Wednesday, November 28, 2012


local girls take action to help others

Superstorm Sandy hit the East Coast, battering homes and businesses in 8 Girl Scout Councils, quickly mobilizing Girl Scouts from our youngest Daisies to our high school Ambassadors into action. Troops continue to collect needed items, offer support and make donations to help those most in need.

Girl Scouts like Jordyn of Brownie Troop 60312, who after helping her mother, a nurse, at a shelter, gathered her sister Girl Scouts together to create the “Make a Difference Movement.” The project challenged to community to help in any way possible. The Girls visited each produce broker at the Vineland Produce block with the challenge and with the help of adult volunteers collected over 4,000 pounds of food for those in need. The three Girl Scout Brownies bagged 300 pounds themselves for a food pantry in Franklinville, before having the rest delivered to the Community Food Bank in Atlantic County.

Troop 80884 from Piscataway found support from their pen pal troop in Wisconsin, Troop 7300. A relationship that started when two Girl Scouts met on vacation and connected their troops for letter writing, blossomed into support, when the Girl Scouts in Wisconsin called to see what they could do.  The two troops quickly decided that blankets would be needed as the cold weather moved in. Expecting the Wisconsin troop of 8 girls to send one blanket each, the NJ girls were shocked when they were informed that 60 Girl Scouts in Wisconsin helped with the blanket drive, making blankets and collecting new and gently used blankets. A delivery truck was rented, and extra space filled with non-perishables to be sent to NJ. Troop 80884 plans to send the items to local relief organizations, including animal shelters affected by the storm.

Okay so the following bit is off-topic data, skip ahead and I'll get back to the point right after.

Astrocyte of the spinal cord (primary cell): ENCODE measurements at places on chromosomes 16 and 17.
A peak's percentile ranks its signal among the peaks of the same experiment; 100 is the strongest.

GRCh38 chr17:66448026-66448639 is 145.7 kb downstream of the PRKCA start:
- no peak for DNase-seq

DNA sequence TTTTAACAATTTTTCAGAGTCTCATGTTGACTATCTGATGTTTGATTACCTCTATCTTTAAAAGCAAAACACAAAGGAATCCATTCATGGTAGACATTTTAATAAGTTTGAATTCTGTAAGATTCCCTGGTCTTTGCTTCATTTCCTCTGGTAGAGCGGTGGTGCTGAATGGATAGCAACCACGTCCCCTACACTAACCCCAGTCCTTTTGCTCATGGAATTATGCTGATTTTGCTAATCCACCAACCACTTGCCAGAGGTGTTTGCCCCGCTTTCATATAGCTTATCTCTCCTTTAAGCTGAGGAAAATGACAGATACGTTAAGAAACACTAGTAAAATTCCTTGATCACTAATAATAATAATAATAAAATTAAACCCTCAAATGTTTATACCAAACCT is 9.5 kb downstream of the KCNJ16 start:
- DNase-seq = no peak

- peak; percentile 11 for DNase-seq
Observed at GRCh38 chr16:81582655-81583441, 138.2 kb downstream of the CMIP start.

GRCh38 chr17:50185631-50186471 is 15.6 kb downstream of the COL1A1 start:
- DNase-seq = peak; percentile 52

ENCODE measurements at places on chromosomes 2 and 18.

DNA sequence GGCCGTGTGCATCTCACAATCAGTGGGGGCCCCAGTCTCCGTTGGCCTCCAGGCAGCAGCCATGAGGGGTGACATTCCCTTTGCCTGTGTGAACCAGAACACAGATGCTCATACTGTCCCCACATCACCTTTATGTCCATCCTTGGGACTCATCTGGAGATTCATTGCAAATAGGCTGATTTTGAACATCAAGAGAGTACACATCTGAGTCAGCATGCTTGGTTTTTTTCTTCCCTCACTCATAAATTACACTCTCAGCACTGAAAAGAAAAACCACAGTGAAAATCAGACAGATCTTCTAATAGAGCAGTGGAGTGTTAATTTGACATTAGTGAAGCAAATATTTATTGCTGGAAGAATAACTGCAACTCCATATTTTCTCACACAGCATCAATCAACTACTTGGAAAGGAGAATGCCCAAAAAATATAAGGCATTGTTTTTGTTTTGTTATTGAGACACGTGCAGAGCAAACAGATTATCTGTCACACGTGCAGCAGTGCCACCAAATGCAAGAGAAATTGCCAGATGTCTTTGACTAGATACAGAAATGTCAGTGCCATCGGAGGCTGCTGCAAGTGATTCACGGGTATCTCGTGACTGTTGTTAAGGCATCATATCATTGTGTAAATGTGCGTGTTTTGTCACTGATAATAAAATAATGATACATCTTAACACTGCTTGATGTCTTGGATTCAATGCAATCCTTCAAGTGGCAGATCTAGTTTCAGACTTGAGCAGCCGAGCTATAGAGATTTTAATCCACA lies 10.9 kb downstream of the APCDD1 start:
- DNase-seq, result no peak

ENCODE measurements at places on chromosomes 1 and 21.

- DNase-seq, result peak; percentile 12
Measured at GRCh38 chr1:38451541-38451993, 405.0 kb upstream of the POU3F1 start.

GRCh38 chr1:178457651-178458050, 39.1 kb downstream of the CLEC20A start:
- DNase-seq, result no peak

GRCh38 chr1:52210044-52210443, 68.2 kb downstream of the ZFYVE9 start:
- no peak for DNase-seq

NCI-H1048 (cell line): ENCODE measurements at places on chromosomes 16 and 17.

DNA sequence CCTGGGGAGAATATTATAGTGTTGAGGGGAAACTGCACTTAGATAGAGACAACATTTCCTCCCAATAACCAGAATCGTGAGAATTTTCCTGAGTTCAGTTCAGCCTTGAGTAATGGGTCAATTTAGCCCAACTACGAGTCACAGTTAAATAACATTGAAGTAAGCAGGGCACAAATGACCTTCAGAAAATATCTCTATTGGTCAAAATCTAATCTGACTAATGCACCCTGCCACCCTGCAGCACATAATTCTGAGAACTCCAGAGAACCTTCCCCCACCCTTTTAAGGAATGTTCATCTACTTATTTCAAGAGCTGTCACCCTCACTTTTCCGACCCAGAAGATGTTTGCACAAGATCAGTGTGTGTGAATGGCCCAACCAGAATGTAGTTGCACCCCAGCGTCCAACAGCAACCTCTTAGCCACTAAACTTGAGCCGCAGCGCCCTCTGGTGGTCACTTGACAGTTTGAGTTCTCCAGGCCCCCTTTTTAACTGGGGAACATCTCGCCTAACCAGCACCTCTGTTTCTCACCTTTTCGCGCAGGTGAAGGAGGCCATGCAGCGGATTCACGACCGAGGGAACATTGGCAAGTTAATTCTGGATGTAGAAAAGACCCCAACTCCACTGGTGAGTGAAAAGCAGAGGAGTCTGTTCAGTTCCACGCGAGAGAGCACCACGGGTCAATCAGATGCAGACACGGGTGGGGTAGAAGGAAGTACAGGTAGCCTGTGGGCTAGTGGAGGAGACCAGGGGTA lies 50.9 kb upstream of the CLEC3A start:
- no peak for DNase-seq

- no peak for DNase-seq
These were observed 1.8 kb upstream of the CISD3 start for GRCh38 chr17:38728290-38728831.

Even our youngest Girl Scouts are taking action;
Daisy Troop 62222 collected over 200 coats and winter accessories to donate directly to families in Breezy Point where an estimated 150 homes were completely destroyed. These Daisies, in grades K-1, created their own flyers and visited local homes with adult volunteers. 

Even at the Council level, support is available for those in need. As each of GSCSNJ’s three service centers reopened, charging stations along with warm beverages where made available during business hours. Cases of water and firewood were available free of charge at the East Brunswick service center, and the council is accepting monetary donations online for a Hurricane Recovery Fund for Girl Scout relief efforts.

“Girl Scouts have always, and will continue to take action to help the community. We pride ourselves that when there is a need, our girls from kindergarten to high school will find ways to support their communities,” states CEO Mary Connell.

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